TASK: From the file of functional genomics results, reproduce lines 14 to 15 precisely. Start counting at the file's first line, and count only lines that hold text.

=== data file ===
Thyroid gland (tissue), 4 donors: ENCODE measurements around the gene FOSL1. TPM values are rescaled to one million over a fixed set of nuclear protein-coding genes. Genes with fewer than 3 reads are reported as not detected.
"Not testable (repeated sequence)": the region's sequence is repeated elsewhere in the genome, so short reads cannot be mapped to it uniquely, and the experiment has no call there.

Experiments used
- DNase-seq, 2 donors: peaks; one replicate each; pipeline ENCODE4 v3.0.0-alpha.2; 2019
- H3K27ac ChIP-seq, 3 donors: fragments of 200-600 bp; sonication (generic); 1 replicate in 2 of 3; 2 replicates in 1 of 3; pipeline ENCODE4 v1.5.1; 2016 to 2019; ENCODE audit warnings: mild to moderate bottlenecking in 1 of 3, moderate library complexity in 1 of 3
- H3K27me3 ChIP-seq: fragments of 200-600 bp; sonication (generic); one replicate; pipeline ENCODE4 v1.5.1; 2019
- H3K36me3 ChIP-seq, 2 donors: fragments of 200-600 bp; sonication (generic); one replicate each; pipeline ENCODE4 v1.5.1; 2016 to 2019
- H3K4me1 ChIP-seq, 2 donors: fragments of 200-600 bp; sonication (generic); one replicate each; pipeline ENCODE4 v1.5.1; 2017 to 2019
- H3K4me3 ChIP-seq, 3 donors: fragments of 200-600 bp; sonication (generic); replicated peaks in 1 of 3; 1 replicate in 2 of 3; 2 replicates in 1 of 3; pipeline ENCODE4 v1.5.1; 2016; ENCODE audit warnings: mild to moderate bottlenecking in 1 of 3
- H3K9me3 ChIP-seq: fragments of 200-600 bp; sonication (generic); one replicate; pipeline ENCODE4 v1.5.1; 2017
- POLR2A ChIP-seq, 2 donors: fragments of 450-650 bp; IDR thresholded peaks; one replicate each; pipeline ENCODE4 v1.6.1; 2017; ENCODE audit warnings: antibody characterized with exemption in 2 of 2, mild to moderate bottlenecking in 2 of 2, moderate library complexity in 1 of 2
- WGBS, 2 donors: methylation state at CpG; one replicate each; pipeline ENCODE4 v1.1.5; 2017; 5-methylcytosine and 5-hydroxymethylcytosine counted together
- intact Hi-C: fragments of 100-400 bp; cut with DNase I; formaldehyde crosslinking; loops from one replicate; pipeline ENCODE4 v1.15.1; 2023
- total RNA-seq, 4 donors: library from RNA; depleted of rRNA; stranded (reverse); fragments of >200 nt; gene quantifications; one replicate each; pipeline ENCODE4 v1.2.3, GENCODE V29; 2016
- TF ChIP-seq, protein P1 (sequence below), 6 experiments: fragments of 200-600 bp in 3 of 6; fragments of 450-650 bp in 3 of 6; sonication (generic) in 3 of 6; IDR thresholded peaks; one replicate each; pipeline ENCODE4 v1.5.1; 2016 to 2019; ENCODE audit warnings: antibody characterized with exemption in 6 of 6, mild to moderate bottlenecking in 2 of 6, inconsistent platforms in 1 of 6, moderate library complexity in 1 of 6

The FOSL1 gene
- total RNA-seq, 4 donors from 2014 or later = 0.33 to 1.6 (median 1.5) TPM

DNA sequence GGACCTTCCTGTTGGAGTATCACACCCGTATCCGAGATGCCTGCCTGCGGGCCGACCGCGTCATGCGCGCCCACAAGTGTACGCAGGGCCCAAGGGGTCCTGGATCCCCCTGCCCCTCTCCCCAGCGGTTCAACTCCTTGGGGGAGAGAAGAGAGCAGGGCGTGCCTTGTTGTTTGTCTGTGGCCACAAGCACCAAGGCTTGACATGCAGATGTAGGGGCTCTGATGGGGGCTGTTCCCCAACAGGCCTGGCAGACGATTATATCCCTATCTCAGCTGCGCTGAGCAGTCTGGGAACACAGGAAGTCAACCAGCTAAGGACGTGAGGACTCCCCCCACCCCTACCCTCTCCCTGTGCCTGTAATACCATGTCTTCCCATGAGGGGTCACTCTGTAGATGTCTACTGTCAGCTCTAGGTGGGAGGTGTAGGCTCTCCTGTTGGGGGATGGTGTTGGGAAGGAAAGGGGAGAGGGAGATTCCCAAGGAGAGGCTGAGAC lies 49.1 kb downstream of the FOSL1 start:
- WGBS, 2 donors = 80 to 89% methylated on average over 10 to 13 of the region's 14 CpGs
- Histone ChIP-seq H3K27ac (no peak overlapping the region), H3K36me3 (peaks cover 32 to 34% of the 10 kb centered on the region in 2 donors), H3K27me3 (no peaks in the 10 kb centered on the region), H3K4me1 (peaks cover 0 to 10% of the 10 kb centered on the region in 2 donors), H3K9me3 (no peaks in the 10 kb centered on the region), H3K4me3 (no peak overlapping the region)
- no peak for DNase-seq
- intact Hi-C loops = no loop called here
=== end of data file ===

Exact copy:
- total RNA-seq, 4 donors: library from RNA; depleted of rRNA; stranded (reverse); fragments of >200 nt; gene quantifications; one replicate each; pipeline ENCODE4 v1.2.3, GENCODE V29; 2016
- TF ChIP-seq, protein P1 (sequence below), 6 experiments: fragments of 200-600 bp in 3 of 6; fragments of 450-650 bp in 3 of 6; sonication (generic) in 3 of 6; IDR thresholded peaks; one replicate each; pipeline ENCODE4 v1.5.1; 2016 to 2019; ENCODE audit warnings: antibody characterized with exemption in 6 of 6, mild to moderate bottlenecking in 2 of 6, inconsistent platforms in 1 of 6, moderate library complexity in 1 of 6